A lot of brainpower has gone into dissecting whether Miley Cyrus is sexually empowered or not.
Wow, she's really getting, er, intimate with that wrecking ball. Yeah, but that's her choice as a liberated woman! Nuh-uh *finger wags*. The male puppeteers controlling showbiz know sex sells. Oh puh-lease -- she's totally giving the foam finger to patriarchy!
As Miley herself sings, round and round and away we go.
Sorry to be a buzzkill, but there's only one person who can decide whether Miley has a healthy relationship with sexuality: the woman herself. And though she certainly is vocal about being in control, the 20-year-old who grew up in the spotlight is still probably figuring that one out: on her shrink's chair, between the sheets, over phone calls with friends and yes, on the world stage.
When she's older, Miley might regret an outfit or two and wish she could take back a few licks (please tell me that sledgehammer was sterilized). Or maybe she will see herself as someone who always performed with self-respect and sexual confidence. As the saying should go: time, not more blog posts, will tell.
Most feminists unfortunately don't have the patience. The movement has a nasty habit of acting like a doctor with a prescription for sexual empowerment (thanks Sinead, but I'm opting for alternative medicine). To apply one set of rules all women should follow is to treat us as a homogeneous group and ignores feminism's top accomplishment: choice.
What constitutes sexual empowerment, feeling good about sex without having it define you entirely, is a spectrum, not a math formula. Our job, our hard-earned right, is to find out where we fit. What's empowering for Miley Cyrus -- a woman who has chosen to perform in front of millions of people for a living -- is different from what's empowering for me -- a woman who has chosen to sit behind a computer screen for a living. Yet people still insist on categorizing our behaviour by the same standards of right or wrong.
As a result, the conversation about female empowerment is turning into a virtual, and sometimes literal, yelling match. First-wave feminists chide their successors for confusing objectification with liberation (hi, mom). Women turn their own sexual hang-ups into doctrines others should follow. But by insisting there's a band-aid solution to healthy sexuality, we simply cover up our individual wounds rather than trying to heal them. The trouble is, judging others is always easier than judging ourselves.
Though we're comfortable watching sex on screens and hearing about it in songs, we're not so comfortable making it personal. Despite studies that show communication is key to a fulfilling sex life, many of us are reluctant to say what we want. Our children don't want to talk either: A recent Planned Parenthood survey found only 50 per cent of teens felt comfortable speaking with mom or dad about sex, even though sexual self-esteem issues crop up in girls as early as age 10. Not even our doctors provide a safe space. A University of Chicago Medicine study found less than 14 per cent of the surveyed gynecologists broached the topic of sexual pleasure with their patients. Yet we have plenty to discuss.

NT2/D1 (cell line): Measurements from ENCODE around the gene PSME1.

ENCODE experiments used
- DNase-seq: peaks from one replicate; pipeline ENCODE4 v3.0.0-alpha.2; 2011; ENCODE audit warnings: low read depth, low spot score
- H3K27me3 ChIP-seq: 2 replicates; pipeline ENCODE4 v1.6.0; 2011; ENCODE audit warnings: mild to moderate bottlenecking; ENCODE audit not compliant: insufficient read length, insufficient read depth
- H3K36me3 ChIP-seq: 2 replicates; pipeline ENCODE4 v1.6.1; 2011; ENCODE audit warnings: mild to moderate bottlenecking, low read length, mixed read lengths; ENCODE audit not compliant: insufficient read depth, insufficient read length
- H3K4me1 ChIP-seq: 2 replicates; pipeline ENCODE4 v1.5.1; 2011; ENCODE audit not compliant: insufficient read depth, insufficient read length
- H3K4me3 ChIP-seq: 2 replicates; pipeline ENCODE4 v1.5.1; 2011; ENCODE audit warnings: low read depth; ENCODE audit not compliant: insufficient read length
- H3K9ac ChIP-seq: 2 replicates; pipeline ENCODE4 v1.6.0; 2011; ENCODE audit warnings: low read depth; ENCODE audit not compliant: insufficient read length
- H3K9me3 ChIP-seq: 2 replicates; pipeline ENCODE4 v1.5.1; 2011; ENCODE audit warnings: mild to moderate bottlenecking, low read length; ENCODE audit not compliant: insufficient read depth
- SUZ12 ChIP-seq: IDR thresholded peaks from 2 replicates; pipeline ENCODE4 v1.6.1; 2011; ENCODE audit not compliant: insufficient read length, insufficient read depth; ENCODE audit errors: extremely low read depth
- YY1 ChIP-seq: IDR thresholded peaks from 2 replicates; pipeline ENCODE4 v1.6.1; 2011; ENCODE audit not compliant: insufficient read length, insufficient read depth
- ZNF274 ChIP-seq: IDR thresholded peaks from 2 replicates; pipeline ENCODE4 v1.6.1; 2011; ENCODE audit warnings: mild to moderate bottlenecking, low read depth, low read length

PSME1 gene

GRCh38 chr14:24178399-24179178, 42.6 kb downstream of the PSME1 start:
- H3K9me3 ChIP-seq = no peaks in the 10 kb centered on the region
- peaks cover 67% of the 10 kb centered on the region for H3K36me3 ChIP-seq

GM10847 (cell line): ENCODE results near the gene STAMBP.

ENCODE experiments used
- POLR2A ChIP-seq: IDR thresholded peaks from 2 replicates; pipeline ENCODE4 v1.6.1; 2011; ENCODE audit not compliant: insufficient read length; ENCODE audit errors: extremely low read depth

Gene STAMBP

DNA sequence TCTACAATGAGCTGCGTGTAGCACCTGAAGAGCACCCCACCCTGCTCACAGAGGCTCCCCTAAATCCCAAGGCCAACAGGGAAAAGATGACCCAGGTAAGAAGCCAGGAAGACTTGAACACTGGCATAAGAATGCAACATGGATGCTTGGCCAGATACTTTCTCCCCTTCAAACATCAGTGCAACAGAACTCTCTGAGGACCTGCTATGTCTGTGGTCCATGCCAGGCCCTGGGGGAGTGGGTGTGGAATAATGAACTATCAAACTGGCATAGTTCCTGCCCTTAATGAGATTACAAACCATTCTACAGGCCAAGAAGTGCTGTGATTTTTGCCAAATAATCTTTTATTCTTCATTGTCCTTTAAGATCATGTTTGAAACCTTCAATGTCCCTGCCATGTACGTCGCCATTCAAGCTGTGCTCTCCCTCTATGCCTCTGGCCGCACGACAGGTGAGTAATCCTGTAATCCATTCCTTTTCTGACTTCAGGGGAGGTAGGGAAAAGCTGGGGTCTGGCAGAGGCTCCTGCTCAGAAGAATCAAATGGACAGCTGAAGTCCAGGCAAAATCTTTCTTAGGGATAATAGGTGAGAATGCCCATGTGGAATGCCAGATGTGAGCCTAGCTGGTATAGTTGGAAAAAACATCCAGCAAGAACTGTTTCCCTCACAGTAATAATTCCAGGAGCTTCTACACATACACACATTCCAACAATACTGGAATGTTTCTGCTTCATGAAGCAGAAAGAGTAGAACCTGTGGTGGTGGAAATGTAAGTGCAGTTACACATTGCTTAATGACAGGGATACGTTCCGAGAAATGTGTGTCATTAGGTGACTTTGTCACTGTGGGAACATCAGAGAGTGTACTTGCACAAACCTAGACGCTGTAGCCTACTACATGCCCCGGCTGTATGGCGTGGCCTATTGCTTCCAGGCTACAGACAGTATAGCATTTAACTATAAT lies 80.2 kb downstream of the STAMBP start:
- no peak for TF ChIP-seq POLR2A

Almost 100 per cent of women admit to having at least one "I hate my body" moment each day. More than 30 per cent of women struggle with sexual dysfunction. More than half of women under 60 have a low sex drive. A quarter of those women are unable to orgasm. Feeling empowered yet?
The idea that we're all supposed to enjoy a certain kind of sexuality isn't helping women or men to speak up. Science has shown some people are biologically more sexual than others, and that many stereotypes we've always believed about women, such as that they need an emotional connection for arousal and want only one partner, are not true. Among my own group of friends there is variance. Some of us feel empowered in monogamous relationships. Some of us like the excitement of a one-night stand or an online hook-up. Some of us prefer traditional sex positions. Others enjoy group sex, kink, role-playing.
So while we can agree on the immorality of rape, female genital mutilation and forced prostitution, are any of us qualified to judge what constitutes sexual empowerment for another woman? And given how much diversity exists within my own social circle, a group of mostly white, middle-class women and men, there's no way I could speak to the sexuality of those from different demographics. Women who choose sex work. Women who are low-income. Women from other cultures. Yet privileged feminists often talk down to these people without understanding the nuances of their experiences.
The most sobering piece I read amid Miley-palooza was by a woman named Kelly Rose Pflug-Back who had been sexually assaulted as a young girl, and had gone on to abuse her body by snorting pills and cutting her arms. For Pflug-Back "sex-positive" feminism, the kind that claims Miley should be able to lick and hump whatever she wants, is offensive because it speaks primarily to "middle-class, mostly white, liberal, cis-women for whom liberation may indeed be a simple matter of achieving greater sexual satisfaction ..."
While Pflug-Back's perspective is invaluable, she also falls victim to the same mentality the feminism she abhors is guilty of. She writes that we should all "begin with the assumption that all female-bodied partners we have ... are survivors." Instead, we should begin with the assumption that we are all different.
Because for some women, Miley's abrasive sexuality might be extremely empowering, and they should not be robbed of a role model who speaks to their experience because others disapprove. The only person that should fail you on a sexual empowerment exam is yourself. So let's stop grading others for once, and put our bums -- naked or not -- back in the student's seat.
This article previously appeared in the Ottawa Citizen.